For many years now, medical researchers have been trying to develop targeted therapies to treat diseases like cancer. The advantage of targeted therapy, in which a drug is sent to a specific site in the body to heal or destroy damage cells or disease-causing agents, is that they do not affect health cells in the body and so produce fewer unwanted side effects. The latest development in this field is the use of the algae Spirulina as a microrobot that can be controlled remotely to deliver drugs to a site of disease of infection.

A team of researchers at the Chinese University of Hong Kong in Shatin turned tiny coiled strands of Spirulina into magnetic microrobots by coating them with iron oxide. The algae’s natural helical structure turns out to be ideal to propel it through tissues in the body. It can move forward by twirling around its central axis. The scientists were able to control the movement of the Spirulina strands within bodies of rat test subjects by using applying a magnetic field from the outside. Moreover, they were able to track the tiny biohybrids due to the algae’s natural flouroscence.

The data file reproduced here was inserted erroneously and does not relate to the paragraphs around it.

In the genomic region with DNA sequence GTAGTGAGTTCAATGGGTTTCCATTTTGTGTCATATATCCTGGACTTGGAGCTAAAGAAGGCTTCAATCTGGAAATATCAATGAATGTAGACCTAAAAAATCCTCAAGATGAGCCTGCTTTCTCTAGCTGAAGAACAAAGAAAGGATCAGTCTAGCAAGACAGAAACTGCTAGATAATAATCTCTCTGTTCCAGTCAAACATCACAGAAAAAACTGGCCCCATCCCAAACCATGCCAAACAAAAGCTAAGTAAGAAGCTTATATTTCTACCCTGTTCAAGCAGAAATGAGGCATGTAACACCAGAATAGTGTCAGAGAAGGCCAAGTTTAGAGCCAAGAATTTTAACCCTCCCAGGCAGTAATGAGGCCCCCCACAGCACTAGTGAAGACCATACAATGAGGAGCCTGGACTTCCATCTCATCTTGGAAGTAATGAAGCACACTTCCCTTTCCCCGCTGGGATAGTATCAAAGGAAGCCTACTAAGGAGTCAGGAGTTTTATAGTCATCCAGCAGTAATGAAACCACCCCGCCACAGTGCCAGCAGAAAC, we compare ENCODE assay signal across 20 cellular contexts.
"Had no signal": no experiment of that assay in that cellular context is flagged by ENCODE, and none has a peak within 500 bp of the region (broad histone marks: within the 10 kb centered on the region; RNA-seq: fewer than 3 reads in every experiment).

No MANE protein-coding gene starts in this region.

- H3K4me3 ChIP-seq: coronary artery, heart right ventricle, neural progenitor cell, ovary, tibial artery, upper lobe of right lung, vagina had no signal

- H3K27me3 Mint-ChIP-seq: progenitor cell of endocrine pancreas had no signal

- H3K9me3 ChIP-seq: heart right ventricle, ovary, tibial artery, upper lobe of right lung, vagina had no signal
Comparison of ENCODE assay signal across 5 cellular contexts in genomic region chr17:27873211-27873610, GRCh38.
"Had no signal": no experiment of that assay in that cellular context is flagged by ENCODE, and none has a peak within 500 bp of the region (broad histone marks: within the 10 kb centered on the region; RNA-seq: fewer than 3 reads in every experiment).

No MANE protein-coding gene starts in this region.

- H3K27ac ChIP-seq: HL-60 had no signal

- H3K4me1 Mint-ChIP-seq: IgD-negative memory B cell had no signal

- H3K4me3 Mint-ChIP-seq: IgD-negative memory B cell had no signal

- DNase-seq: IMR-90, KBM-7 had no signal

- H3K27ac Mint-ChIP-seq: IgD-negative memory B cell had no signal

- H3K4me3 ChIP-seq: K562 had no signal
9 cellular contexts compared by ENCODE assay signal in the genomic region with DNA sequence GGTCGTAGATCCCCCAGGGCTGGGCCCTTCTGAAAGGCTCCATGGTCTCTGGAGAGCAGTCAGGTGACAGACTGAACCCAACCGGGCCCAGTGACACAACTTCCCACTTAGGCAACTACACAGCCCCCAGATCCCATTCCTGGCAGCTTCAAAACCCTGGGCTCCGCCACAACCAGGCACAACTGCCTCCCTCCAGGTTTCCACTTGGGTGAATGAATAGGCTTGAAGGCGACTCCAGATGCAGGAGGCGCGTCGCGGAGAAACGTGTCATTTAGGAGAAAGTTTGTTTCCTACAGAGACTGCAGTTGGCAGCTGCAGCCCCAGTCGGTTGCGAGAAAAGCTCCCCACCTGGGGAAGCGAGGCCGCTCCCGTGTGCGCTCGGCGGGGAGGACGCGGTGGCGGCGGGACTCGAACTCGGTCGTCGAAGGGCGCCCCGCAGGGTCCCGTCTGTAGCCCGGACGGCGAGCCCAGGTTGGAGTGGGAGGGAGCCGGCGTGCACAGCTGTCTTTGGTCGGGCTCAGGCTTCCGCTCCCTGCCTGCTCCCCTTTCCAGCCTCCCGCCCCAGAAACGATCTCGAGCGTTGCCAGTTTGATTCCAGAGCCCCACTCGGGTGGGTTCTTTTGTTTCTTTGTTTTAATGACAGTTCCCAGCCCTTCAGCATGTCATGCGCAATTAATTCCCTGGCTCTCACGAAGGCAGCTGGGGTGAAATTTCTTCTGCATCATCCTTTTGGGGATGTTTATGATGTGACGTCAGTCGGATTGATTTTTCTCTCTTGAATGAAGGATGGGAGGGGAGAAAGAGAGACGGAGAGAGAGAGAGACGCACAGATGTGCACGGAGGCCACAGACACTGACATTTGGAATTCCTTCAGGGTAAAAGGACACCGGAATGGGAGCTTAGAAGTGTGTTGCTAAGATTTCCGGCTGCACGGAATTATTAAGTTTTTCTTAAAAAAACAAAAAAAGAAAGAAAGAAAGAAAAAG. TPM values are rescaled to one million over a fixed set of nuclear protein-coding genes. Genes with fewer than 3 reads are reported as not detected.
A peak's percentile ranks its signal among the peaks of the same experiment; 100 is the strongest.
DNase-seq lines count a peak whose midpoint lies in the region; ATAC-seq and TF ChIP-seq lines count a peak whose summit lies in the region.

The researchers point to another advantage of using algae as a medical microrobot. The natural biological agent degrades within the body in just a few hours or days without damaging most cells.

They did, however, note one exception to Spirulina’s action on tissue. The algae seemed to be able to destroy certain types of cancer cells. The algae destroyed about 90% of tumour cells growing in a lab dish in 48 hours. They conducted further tests that indicated Spirulina produces a compound that is toxic to cancer cells.

The team notes that more rigorous tests need to be performed to check how the algae can be used to carry drugs into the body and deliver them efficiently where they are needed. Here is a video by Science explaining the study that was published earlier this month in the journal Science Robotics.